Joseph Strettle was a First World War veteran, who, having survived the horrors of the Somme as a Sergeant in the Lancashire Fusiliers, returned home to Preston, Lancashire to work as a Postman for the remainder of his career. In 1939, he took his then 14 year old son Don to see if he could get an apprenticeship, either as a ‘Brickie’ with the local builder, or at the local Monumental Sculptor’s Yard.
The first of the two to offer Don a much coveted job was the local monumental sculptor, a firm named ‘Sharples’ in Preston who just happened to require an apprentice ‘Letter Cutter’ and so it came that Don did indeed serve his time as a letter cutter with that Lancashire based firm.
In late 1943, the call came for Don to serve his country and as the luck of the draw would have it he was called up as a ‘Bevan Boy’, the famous troop of young men conscripted to work in Britain’s coal mines and given no choice in the matter.
Donald was sent to Backworth in Northumberland to work down the local pit. Every spare moment when he wasn’t shifting coal, he was working for the local monumental sculptors in Backworth.
Upon his release from his mining service in 1946, by which time he’d been joined by his younger brother Peter from Preston, they set up in business trading as ‘Strettle Brothers’ in Shiremoor, on the corner of the garden allotments and in the shadow of the New Palace Cinema.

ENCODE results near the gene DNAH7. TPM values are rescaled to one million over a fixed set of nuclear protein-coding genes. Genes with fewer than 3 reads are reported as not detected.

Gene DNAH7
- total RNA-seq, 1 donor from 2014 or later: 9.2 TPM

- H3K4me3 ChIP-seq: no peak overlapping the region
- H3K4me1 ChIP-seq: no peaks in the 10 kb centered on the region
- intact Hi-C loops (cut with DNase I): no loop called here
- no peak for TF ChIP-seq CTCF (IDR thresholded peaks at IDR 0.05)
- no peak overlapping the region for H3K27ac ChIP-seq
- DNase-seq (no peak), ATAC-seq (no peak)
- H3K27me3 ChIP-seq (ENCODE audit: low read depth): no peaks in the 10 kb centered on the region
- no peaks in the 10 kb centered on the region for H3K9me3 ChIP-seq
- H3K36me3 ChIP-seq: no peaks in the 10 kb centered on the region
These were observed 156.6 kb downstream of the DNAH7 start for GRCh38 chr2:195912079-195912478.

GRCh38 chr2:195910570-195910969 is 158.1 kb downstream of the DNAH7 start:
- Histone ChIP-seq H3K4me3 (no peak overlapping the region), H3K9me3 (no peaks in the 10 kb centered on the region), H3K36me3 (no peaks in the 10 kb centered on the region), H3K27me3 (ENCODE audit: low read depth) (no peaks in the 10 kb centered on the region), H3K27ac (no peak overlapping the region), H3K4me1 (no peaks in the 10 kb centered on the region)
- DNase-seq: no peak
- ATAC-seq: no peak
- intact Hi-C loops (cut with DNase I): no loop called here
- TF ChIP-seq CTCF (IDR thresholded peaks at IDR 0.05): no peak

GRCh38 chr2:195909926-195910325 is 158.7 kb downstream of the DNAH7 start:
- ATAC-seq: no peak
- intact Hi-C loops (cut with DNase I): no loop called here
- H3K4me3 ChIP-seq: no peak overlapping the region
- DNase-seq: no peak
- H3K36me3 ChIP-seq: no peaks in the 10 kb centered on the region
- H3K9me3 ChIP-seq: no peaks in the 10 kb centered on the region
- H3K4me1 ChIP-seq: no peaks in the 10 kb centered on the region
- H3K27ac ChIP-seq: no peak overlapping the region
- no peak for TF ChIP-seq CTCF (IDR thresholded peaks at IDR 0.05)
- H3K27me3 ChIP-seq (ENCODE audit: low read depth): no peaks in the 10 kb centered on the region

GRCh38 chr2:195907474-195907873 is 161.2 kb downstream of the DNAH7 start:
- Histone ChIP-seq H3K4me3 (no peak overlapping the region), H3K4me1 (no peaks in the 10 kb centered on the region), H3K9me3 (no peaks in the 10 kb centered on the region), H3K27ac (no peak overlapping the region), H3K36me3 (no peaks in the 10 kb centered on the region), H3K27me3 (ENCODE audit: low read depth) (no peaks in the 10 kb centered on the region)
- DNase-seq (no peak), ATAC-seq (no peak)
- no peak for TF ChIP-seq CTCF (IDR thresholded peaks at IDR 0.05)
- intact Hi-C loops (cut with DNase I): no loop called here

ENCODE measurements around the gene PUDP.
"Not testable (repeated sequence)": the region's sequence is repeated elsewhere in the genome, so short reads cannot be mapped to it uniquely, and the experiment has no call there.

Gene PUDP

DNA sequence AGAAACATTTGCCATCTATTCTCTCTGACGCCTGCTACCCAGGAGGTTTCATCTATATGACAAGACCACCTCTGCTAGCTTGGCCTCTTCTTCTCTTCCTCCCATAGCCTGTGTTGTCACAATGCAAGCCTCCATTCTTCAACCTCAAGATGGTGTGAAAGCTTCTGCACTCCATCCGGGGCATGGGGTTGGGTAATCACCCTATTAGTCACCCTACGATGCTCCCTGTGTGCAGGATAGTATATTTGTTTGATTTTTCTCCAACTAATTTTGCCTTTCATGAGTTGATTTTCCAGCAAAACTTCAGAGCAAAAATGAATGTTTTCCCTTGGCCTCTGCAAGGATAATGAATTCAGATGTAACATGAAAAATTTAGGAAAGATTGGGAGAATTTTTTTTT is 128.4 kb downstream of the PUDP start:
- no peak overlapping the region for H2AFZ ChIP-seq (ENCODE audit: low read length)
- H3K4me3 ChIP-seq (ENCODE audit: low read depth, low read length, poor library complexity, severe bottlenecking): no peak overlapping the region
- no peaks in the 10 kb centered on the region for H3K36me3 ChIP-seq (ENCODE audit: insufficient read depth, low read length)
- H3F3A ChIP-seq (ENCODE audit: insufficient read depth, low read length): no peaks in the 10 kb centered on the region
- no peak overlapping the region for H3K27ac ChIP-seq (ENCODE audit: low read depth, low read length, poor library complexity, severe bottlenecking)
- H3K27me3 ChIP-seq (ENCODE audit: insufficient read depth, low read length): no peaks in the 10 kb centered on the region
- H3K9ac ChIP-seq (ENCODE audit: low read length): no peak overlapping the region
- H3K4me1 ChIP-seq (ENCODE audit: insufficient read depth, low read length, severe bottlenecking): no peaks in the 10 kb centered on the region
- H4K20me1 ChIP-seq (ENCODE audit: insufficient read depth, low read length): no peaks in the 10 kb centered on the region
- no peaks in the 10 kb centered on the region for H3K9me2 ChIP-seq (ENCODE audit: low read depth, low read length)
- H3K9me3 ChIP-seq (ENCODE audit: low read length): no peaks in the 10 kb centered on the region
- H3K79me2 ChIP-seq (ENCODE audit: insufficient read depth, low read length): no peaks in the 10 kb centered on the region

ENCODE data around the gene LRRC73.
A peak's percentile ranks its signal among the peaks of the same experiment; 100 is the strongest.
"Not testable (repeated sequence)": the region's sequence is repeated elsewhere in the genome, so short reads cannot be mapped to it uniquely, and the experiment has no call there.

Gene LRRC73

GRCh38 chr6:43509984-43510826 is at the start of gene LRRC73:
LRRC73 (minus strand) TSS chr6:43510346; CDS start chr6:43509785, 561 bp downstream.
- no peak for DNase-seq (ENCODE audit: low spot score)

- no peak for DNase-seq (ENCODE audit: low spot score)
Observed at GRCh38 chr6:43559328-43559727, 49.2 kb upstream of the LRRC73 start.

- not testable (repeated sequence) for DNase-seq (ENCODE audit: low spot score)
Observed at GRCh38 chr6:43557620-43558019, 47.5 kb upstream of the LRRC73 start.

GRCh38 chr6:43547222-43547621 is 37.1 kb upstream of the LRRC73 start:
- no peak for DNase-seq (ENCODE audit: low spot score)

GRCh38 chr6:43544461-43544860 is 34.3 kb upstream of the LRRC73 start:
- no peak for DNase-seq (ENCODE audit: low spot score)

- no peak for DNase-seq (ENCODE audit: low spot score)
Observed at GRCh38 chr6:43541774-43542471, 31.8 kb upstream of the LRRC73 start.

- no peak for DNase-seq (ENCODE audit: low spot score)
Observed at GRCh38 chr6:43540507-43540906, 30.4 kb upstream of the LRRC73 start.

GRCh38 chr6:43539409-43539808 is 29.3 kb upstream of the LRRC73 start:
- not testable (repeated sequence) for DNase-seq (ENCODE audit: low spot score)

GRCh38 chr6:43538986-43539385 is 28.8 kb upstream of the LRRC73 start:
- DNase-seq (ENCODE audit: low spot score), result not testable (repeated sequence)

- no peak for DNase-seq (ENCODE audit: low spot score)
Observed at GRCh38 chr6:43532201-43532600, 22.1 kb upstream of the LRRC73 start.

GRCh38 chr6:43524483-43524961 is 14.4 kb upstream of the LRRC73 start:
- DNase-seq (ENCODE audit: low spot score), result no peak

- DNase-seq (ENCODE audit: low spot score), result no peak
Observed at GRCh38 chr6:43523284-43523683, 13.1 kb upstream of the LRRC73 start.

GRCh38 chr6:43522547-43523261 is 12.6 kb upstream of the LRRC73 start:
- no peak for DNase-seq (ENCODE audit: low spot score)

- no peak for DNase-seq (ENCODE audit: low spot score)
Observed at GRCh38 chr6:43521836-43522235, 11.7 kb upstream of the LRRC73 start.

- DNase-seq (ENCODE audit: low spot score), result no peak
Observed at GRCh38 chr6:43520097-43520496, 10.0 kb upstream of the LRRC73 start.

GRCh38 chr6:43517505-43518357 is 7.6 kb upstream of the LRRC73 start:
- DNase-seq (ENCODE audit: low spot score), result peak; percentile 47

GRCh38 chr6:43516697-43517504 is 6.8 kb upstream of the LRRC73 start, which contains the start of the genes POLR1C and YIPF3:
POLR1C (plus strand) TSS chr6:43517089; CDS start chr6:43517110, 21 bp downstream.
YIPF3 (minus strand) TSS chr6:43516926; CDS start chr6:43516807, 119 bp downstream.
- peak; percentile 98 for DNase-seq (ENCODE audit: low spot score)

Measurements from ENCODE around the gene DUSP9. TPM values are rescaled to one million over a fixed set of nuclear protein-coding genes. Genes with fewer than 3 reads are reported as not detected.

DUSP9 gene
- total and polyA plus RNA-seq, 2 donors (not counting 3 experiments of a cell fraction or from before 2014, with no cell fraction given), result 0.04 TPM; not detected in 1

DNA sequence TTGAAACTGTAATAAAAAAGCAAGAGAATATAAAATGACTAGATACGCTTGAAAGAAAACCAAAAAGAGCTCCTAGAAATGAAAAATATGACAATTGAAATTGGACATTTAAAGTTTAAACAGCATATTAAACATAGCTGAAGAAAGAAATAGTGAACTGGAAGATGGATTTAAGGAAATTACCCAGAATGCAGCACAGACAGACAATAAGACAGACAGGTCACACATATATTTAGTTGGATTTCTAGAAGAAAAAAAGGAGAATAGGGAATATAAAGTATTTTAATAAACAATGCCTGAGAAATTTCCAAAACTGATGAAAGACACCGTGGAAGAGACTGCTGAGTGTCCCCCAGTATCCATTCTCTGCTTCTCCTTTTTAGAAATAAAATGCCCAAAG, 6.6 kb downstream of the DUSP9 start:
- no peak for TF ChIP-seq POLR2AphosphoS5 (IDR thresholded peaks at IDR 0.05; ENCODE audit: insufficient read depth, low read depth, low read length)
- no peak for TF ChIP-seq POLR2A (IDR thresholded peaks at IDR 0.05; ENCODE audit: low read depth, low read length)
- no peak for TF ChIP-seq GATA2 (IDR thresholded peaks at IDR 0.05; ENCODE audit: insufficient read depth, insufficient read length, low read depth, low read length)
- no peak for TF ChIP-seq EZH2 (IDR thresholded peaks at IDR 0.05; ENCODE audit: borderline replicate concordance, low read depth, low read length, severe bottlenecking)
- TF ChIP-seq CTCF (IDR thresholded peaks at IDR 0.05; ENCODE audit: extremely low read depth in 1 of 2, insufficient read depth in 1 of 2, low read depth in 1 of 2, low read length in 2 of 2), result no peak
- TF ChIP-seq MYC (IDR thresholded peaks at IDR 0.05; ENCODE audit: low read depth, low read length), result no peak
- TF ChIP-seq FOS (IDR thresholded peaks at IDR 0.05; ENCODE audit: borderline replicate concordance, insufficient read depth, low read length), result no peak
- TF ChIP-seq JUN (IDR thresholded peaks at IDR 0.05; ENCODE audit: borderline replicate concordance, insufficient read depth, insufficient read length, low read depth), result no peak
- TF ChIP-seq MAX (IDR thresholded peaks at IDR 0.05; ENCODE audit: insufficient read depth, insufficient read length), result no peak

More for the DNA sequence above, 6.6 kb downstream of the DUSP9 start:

During the 1940s, Donald and Peter’s first memorials were fashioned from raw blocks of stone, hand sawn and polished in their yard at Shiremoor and delivered to local Churchyards at Earsdon and Seghill by a hired horse-drawn cart.
It wasn’t until the late 1940’s that the brothers were able to afford their own motorised transport, by which time they’d been joined by local men Jimmy Foster and Tommy Brown who went on to become stalwarts of the firm and who both went on to give 40 years plus of service as time served monumental craftsmen with the firm.
During the 1950s and 60s, their reputation spread and they expanded, adding a branch on Church Bank in Wallsend which was previously a famous Sculptor’s yard owned by an ex-Lord Mayor of Wallsend named Joseph Mullen, a yard famous locally as the home of a statue of a tragic young girl. This was followed by the acquisition of a new sales branch on Prudhoe Street in North Shields.
This expansion was followed by the acquisition of the famous Newcastle Sculptor’s firm William Donaldson & Son (a founder member of the National Association of Memorial Masons) whose premises were opposite St. Dominic’s Priory on New Bridge Street, followed by a lengthy period of consolidation and modest growth.
It was not until Don’s son Gregg joined the firm in 1974 that the family embarked upon their next project of expansion.
Ironically, Gregg was invited to join the firm only on a temporary basis between jobs when the firm was a little short-staffed. His chosen profession at the time was to be a rock drummer and he had to turn down the opportunity to tour Europe in a rock band to help with the family business. Little did he know at that point in 1974 that the rest of his career would involve rock of a very different variety! Forty-two years later he remains at the helm of the business, supported by a small but dedicated team of designers and craftsmen.
Strettles then went on to take over the well known and highly respected firms of TS Turner of Saltwell Road, Gateshead and W. Delaney of Chester Road, Sunderland during the next few years.